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Old 03-18-19, 12:41 PM
  #43  
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Originally Posted by squirtdad View Post
and a true custom is not just about if a person is an odd bpdu size. It is about getting the all little details and over all tuning, even custom fork
Bingo. I fit a stock frame just fine but I wanted a lugged frame, steel fork, post mounted Paul Racer M brakes and room for 32mm tires. Try finding that on the shelf anywhere.....which is why Steve Hampsten built a Strada Bianca for me.

Personally I really want 2 Dave Kirk customs (call them my grail, bucket list what ever)
Dave does incredible work.
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Old 03-18-19, 12:58 PM
  #44  
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I agree about custom builds which have clearance for wider tires. You can then pick any tire size you choose to ride.

One of the things I do not understand is the reduction in clearance between the tire and brakes on a racing bike. Reducing the clearance does not make the race bike go any faster.
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Old 03-18-19, 02:07 PM
  #45  
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Originally Posted by Giacomo 1 View Post
You want to sprint, go fast, or go around corners at break neck speed? Then its Italian all the way. You want to tour, then go custom.

In my opinion, Italian bikes are just flat out fast. They are meant for speed. I think folks that go custom are not looking for flat out speed or aggressive geometry, but more of an all-around solid, steady, all-day ride.
I have 3 "custom" bikes none of which I ordered myself. Just lucked into them. Two Canadian and one English all full on race bikes. All three of them will run circles around any Italian bike I have ever ridden. Just because its Italian doesen't mean its the best.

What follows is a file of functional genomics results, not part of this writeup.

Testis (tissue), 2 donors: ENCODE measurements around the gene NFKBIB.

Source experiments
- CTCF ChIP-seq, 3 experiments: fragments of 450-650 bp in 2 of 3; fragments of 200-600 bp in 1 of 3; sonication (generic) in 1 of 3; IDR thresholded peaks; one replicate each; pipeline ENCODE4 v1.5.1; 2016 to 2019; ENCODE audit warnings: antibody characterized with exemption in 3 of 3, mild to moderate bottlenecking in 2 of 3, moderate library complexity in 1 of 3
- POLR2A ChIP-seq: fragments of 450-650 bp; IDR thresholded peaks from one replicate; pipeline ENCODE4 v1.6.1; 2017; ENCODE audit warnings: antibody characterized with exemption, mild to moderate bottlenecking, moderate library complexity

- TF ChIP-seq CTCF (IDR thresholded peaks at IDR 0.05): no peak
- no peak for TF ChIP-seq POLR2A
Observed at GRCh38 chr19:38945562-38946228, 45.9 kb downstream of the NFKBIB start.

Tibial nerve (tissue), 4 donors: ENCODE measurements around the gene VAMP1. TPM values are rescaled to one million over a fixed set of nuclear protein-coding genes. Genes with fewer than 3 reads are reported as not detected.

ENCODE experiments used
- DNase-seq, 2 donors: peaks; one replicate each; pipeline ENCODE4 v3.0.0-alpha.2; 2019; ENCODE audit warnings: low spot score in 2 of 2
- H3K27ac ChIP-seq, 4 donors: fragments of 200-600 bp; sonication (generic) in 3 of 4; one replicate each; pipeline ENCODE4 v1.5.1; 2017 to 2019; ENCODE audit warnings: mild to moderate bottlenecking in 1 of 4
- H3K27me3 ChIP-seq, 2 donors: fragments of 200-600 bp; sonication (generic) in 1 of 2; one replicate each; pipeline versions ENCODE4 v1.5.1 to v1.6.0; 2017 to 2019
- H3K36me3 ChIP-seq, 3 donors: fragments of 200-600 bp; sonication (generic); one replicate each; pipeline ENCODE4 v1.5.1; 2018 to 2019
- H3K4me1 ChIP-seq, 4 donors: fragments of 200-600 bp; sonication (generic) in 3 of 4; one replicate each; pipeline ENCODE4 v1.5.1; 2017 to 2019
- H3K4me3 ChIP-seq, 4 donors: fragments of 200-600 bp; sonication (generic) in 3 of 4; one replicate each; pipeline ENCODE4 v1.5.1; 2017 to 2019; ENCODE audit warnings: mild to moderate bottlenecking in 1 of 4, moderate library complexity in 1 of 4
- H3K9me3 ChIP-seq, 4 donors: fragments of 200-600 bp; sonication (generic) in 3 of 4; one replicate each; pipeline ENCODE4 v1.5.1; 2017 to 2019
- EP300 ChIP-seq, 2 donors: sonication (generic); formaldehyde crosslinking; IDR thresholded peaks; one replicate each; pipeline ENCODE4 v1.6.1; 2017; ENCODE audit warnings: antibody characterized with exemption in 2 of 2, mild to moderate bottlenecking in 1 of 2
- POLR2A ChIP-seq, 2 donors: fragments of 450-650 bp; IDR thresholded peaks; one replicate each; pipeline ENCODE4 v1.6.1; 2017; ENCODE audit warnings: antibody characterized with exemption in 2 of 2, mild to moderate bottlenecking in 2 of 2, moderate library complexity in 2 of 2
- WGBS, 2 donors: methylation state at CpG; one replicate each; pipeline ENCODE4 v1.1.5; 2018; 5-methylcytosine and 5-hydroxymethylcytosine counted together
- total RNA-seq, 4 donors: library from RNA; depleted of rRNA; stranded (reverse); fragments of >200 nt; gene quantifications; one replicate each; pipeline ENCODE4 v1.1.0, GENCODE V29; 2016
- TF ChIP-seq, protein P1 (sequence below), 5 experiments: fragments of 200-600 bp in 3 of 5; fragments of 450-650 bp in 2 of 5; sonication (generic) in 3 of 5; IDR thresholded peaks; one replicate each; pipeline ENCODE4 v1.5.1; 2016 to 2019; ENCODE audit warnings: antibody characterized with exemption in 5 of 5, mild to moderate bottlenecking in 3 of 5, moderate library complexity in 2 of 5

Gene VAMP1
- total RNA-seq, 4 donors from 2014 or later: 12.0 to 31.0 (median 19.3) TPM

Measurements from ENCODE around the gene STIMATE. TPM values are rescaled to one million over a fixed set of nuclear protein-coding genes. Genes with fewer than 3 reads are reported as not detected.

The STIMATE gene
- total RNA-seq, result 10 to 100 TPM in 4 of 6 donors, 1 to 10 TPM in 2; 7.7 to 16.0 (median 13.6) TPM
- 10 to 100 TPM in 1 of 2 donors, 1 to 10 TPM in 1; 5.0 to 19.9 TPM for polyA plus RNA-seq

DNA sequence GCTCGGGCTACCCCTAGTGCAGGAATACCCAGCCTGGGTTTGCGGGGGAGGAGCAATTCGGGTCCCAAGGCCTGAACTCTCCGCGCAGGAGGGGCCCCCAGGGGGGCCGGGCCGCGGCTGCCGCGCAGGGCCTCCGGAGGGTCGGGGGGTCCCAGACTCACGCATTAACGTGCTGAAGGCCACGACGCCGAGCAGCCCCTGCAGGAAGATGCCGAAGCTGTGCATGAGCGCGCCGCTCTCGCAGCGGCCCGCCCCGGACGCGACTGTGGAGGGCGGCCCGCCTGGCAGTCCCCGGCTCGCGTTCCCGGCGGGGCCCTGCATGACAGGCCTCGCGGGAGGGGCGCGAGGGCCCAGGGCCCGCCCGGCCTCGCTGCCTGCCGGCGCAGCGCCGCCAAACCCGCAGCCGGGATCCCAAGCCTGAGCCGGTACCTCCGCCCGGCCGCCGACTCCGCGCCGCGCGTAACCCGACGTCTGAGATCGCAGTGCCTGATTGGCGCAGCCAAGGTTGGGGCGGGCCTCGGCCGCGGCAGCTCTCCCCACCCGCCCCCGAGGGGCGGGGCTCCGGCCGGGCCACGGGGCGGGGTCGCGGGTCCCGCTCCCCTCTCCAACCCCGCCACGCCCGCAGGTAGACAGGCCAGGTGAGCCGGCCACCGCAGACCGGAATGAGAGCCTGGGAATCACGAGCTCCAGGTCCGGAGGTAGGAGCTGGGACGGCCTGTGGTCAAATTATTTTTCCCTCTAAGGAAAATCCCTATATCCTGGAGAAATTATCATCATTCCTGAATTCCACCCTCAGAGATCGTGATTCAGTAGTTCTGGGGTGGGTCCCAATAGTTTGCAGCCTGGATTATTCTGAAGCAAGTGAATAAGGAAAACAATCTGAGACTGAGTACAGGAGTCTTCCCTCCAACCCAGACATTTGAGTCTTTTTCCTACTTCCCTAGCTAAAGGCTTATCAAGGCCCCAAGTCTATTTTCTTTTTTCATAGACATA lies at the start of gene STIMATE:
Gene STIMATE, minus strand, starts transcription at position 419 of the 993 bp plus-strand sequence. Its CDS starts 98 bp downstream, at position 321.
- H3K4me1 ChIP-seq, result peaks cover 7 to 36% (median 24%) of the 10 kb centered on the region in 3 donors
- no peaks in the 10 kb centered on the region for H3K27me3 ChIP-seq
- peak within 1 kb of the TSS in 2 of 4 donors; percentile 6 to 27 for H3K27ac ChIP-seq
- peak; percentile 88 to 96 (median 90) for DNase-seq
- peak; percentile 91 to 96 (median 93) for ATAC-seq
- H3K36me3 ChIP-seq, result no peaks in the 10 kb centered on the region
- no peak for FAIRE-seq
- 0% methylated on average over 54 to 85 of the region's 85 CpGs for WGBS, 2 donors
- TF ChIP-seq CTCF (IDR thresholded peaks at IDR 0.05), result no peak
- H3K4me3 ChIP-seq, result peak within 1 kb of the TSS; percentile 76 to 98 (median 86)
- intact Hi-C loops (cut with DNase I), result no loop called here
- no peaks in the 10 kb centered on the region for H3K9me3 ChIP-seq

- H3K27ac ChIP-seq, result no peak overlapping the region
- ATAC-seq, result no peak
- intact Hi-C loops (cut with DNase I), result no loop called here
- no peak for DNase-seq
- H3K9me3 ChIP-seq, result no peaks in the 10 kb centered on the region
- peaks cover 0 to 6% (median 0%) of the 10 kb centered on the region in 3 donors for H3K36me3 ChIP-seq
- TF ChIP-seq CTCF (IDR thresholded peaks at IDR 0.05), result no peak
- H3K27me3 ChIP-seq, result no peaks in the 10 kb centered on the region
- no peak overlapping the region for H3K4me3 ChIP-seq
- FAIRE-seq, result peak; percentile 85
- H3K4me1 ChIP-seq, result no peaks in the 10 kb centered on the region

And I actually know who built them.
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Old 03-18-19, 02:20 PM
  #46  
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Originally Posted by Wileyone View Post
All three of them will run circles around any Italian bike I have ever ridden. Just because its Italian doesen't mean its the best.
And I actually know who built them.
That's quite a statement, but if you say so...
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Old 03-18-19, 02:21 PM
  #47  
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I feel it matters more who built the bike than where it was built.
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Old 03-18-19, 02:30 PM
  #48  
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This is quickly turning into this recent thread:

Whats so special about Italian bikes?
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Old 03-18-19, 02:45 PM
  #49  
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Originally Posted by noglider View Post
@KonAaron Snake

What @Giacomo 1 says is kind of true. With slower riding, you probably want special features such as braze-ons, paint, or dimensions. If you just want a light, fast frame, a stock Italian one is great.
Spot on.

That's exactly what I meant.
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Old 03-18-19, 10:29 PM
  #50  
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Originally Posted by Reynolds 531 View Post
Absinthe.
Uzo